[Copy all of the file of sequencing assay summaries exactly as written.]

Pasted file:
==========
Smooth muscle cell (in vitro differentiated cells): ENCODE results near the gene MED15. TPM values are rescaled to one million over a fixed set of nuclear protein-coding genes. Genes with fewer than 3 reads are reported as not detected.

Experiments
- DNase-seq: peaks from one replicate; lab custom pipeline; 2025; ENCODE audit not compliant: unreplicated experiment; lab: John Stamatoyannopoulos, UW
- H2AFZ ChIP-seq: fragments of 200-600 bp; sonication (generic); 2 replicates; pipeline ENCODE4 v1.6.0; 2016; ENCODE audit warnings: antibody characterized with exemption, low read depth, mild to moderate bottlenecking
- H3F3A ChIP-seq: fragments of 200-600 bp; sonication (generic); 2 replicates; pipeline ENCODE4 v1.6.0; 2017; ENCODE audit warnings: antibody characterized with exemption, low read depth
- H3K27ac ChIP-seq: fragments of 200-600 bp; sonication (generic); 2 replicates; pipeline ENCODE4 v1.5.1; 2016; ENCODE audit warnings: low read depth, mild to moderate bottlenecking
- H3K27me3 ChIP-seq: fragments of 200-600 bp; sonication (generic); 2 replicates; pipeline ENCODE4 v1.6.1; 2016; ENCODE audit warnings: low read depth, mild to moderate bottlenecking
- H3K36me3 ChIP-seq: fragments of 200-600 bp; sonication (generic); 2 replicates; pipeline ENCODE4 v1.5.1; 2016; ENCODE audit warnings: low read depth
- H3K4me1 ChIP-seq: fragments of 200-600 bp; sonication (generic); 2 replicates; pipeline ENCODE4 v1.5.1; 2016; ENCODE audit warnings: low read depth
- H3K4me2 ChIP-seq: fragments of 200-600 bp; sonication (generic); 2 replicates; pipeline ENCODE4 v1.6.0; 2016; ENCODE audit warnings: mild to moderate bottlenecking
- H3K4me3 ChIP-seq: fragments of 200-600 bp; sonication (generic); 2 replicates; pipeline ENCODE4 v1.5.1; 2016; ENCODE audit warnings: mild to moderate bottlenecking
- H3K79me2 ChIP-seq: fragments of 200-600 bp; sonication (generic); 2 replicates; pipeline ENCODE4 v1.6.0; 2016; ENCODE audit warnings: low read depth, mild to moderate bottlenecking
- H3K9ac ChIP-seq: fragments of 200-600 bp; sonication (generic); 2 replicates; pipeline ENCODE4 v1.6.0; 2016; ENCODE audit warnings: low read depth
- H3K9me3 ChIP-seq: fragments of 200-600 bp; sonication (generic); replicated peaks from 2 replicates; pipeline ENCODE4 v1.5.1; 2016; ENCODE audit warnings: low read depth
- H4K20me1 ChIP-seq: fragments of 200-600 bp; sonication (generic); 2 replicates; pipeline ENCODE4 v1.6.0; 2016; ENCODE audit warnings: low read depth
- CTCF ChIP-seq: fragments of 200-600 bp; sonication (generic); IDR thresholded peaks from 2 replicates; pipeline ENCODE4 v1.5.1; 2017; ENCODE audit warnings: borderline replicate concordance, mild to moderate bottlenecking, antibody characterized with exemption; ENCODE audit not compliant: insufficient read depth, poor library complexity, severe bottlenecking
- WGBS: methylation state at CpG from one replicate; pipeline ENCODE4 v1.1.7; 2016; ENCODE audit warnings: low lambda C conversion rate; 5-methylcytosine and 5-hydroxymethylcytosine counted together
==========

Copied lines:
Smooth muscle cell (in vitro differentiated cells): ENCODE results near the gene MED15. TPM values are rescaled to one million over a fixed set of nuclear protein-coding genes. Genes with fewer than 3 reads are reported as not detected.

Experiments
- DNase-seq: peaks from one replicate; lab custom pipeline; 2025; ENCODE audit not compliant: unreplicated experiment; lab: John Stamatoyannopoulos, UW
- H2AFZ ChIP-seq: fragments of 200-600 bp; sonication (generic); 2 replicates; pipeline ENCODE4 v1.6.0; 2016; ENCODE audit warnings: antibody characterized with exemption, low read depth, mild to moderate bottlenecking
- H3F3A ChIP-seq: fragments of 200-600 bp; sonication (generic); 2 replicates; pipeline ENCODE4 v1.6.0; 2017; ENCODE audit warnings: antibody characterized with exemption, low read depth
- H3K27ac ChIP-seq: fragments of 200-600 bp; sonication (generic); 2 replicates; pipeline ENCODE4 v1.5.1; 2016; ENCODE audit warnings: low read depth, mild to moderate bottlenecking
- H3K27me3 ChIP-seq: fragments of 200-600 bp; sonication (generic); 2 replicates; pipeline ENCODE4 v1.6.1; 2016; ENCODE audit warnings: low read depth, mild to moderate bottlenecking
- H3K36me3 ChIP-seq: fragments of 200-600 bp; sonication (generic); 2 replicates; pipeline ENCODE4 v1.5.1; 2016; ENCODE audit warnings: low read depth
- H3K4me1 ChIP-seq: fragments of 200-600 bp; sonication (generic); 2 replicates; pipeline ENCODE4 v1.5.1; 2016; ENCODE audit warnings: low read depth
- H3K4me2 ChIP-seq: fragments of 200-600 bp; sonication (generic); 2 replicates; pipeline ENCODE4 v1.6.0; 2016; ENCODE audit warnings: mild to moderate bottlenecking
- H3K4me3 ChIP-seq: fragments of 200-600 bp; sonication (generic); 2 replicates; pipeline ENCODE4 v1.5.1; 2016; ENCODE audit warnings: mild to moderate bottlenecking
- H3K79me2 ChIP-seq: fragments of 200-600 bp; sonication (generic); 2 replicates; pipeline ENCODE4 v1.6.0; 2016; ENCODE audit warnings: low read depth, mild to moderate bottlenecking
- H3K9ac ChIP-seq: fragments of 200-600 bp; sonication (generic); 2 replicates; pipeline ENCODE4 v1.6.0; 2016; ENCODE audit warnings: low read depth
- H3K9me3 ChIP-seq: fragments of 200-600 bp; sonication (generic); replicated peaks from 2 replicates; pipeline ENCODE4 v1.5.1; 2016; ENCODE audit warnings: low read depth
- H4K20me1 ChIP-seq: fragments of 200-600 bp; sonication (generic); 2 replicates; pipeline ENCODE4 v1.6.0; 2016; ENCODE audit warnings: low read depth
- CTCF ChIP-seq: fragments of 200-600 bp; sonication (generic); IDR thresholded peaks from 2 replicates; pipeline ENCODE4 v1.5.1; 2017; ENCODE audit warnings: borderline replicate concordance, mild to moderate bottlenecking, antibody characterized with exemption; ENCODE audit not compliant: insufficient read depth, poor library complexity, severe bottlenecking
- WGBS: methylation state at CpG from one replicate; pipeline ENCODE4 v1.1.7; 2016; ENCODE audit warnings: low lambda C conversion rate; 5-methylcytosine and 5-hydroxymethylcytosine counted together